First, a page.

JOURNAL ARTICLE

Macrocytic anaemia

J M Jackson, R E Davis
Australian Family Physician 1979, 8 (4): 369, 371-3, 375-8 passim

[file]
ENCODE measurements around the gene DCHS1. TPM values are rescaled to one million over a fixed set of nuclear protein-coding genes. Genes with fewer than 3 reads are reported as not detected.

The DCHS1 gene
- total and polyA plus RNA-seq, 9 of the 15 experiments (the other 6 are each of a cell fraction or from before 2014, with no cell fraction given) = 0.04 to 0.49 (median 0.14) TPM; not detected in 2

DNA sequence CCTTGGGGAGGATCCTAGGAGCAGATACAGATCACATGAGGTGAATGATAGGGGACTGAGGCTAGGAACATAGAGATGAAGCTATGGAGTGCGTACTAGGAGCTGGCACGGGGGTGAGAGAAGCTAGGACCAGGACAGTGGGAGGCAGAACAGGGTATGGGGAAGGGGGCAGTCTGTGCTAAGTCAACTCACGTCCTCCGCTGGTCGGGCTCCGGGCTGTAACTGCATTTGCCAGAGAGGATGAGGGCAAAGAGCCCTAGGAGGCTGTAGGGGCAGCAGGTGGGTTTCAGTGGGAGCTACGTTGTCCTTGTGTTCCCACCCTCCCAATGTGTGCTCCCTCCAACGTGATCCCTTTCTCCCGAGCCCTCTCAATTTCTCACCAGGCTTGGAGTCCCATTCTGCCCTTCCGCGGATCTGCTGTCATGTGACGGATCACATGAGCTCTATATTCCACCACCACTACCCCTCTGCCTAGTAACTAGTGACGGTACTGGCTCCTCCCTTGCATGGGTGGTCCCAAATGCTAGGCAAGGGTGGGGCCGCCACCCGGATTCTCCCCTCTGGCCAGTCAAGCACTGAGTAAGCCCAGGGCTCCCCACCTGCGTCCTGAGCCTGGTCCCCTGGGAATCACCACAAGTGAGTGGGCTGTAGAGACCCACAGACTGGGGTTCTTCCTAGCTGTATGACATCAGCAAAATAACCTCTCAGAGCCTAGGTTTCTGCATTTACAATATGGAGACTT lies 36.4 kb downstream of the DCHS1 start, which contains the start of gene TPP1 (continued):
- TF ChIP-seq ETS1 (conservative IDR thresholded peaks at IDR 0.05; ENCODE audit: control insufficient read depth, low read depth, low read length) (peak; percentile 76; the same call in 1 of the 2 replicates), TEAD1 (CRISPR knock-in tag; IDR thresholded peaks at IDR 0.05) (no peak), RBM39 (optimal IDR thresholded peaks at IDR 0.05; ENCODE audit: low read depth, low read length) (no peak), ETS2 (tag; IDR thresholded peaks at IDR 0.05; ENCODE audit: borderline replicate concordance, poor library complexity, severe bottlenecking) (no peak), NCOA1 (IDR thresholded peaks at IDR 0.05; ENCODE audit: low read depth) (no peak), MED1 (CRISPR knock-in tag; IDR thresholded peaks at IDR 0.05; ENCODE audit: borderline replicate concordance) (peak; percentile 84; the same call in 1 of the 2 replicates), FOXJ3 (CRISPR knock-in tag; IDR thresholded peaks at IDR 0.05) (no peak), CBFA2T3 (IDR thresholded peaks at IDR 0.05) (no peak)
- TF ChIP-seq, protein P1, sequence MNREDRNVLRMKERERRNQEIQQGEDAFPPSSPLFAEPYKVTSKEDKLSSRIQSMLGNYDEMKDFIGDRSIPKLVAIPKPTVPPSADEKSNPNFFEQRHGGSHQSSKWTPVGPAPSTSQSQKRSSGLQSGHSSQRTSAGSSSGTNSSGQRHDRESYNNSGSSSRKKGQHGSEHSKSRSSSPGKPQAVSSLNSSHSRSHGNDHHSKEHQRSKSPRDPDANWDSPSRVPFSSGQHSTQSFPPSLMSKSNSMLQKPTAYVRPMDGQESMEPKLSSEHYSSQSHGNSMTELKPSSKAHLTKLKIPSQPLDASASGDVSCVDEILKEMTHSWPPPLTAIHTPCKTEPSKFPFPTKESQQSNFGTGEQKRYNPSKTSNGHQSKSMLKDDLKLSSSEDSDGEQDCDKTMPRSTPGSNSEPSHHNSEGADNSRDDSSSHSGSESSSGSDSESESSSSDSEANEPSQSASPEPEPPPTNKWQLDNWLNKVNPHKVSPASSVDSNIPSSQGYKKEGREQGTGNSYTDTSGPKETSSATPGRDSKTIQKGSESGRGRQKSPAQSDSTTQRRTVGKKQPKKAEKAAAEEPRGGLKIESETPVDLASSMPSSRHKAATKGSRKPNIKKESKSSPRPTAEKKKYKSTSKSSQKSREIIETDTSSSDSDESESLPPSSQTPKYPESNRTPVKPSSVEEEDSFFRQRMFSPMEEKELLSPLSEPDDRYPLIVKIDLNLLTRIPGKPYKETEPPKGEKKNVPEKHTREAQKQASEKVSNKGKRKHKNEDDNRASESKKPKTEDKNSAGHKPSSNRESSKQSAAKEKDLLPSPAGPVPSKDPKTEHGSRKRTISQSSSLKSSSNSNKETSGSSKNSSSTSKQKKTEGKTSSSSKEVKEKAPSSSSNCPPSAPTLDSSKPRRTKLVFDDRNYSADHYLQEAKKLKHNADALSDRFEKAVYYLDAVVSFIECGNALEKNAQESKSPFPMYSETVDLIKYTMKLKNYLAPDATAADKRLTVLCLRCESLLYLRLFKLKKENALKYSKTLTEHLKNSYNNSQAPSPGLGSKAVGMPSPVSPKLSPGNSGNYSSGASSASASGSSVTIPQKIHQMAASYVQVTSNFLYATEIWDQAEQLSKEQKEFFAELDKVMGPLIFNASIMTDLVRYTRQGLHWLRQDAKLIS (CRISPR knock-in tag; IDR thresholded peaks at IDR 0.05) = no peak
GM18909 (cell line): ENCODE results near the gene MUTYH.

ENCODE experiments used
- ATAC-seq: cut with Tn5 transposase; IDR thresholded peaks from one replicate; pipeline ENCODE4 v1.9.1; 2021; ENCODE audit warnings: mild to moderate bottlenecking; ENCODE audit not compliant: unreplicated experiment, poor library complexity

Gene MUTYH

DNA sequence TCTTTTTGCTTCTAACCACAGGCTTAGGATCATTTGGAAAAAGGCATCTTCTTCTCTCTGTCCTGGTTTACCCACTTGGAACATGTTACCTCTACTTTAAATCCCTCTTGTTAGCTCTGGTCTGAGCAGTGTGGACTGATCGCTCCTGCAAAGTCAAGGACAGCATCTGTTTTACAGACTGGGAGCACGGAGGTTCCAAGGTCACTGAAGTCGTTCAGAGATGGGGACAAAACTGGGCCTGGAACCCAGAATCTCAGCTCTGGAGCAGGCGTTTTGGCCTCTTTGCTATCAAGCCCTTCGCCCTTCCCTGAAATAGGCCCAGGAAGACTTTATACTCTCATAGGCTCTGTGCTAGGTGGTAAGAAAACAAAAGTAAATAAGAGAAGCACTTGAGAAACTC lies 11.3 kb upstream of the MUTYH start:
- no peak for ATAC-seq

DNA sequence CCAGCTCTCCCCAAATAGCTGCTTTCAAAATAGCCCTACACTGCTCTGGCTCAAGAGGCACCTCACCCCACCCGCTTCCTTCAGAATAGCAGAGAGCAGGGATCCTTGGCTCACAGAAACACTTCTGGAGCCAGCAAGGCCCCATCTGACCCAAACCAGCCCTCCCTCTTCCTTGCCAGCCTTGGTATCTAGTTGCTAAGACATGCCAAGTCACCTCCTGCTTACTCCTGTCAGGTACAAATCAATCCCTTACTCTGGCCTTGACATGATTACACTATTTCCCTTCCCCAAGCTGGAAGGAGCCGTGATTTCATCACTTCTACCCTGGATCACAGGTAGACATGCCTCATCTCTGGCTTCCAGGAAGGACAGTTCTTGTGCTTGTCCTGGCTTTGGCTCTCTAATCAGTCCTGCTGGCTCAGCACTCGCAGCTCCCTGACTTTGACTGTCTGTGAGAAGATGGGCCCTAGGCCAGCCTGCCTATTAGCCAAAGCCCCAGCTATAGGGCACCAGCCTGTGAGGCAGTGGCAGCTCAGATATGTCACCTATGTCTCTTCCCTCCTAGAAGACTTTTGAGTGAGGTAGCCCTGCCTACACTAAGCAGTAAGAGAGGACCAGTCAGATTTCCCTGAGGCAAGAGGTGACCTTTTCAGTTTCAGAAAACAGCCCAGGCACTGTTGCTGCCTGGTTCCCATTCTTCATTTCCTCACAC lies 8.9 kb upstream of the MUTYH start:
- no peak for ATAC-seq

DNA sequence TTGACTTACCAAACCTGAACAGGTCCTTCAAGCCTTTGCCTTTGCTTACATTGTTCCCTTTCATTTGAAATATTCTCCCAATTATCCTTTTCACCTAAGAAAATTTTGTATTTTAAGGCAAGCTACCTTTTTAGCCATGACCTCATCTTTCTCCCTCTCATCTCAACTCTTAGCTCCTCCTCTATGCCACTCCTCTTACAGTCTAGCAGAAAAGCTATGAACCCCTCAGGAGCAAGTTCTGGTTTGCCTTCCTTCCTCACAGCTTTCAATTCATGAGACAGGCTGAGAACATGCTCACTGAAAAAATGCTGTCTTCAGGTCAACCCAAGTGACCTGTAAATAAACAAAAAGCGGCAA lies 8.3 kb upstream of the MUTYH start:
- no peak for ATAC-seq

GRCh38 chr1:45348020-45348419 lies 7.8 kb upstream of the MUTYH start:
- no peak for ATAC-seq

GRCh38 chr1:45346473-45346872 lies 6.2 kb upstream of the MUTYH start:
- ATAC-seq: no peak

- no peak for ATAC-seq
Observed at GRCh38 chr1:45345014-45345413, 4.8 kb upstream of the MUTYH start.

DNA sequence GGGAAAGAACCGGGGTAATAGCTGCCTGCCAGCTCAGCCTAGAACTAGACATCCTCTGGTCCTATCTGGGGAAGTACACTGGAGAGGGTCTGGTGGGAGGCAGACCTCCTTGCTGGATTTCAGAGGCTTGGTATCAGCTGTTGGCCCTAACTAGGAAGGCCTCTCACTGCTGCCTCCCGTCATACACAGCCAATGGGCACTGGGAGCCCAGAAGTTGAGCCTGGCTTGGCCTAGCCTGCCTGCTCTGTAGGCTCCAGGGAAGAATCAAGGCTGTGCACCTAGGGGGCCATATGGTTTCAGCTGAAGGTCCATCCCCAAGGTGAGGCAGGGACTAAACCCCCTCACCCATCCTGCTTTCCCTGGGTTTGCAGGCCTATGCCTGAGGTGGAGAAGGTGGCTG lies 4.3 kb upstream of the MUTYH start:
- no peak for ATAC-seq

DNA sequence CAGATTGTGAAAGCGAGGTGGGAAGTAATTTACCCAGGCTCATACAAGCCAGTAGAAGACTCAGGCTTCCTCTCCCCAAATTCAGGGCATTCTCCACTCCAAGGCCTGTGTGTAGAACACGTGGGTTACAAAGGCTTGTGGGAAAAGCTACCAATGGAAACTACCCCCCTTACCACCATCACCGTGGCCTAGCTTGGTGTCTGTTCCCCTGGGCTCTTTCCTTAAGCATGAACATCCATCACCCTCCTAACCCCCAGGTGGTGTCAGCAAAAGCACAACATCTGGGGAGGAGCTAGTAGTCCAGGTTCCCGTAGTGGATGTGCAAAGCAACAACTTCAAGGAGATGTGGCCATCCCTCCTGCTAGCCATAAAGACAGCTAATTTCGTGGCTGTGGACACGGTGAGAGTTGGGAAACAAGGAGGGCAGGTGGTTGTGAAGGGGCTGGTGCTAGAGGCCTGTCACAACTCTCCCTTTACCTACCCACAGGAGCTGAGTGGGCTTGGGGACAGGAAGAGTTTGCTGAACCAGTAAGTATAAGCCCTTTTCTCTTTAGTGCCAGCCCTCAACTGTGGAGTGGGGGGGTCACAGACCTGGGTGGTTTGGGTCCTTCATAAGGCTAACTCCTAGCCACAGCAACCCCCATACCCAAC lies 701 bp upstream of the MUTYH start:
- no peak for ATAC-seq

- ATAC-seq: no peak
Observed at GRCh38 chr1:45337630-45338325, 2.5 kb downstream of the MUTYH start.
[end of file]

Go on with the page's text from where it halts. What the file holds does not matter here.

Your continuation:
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Macrocytosis of red cells is now more easily and precisely detected in the laboratory by the adoption of electronic methods of cell volume measurement. This means the practitioner will be more frequently faced with the problem of what an elevated mean corpuscular volume (MCV) means. Macrocytic anaemia is not synonymous with folate or cobalamin deficiency, there being many causes of non-megaloblastic macrocytosis including excess alcohol, hypothyroidism, and liver disease. The commonest cause is blood regeneration as after a bleed, or in response to a haematinic or in haemolysis, as reticulocytes are large red cells and will raise the MCV. Megaloblastic anaemia, as in folate or cobalamin deficiency, has a normal or low reticulocyte count and a multiplicity of causes which must be identified as the cause may require treatment in its own right as well as the prescription of the required vitamin.

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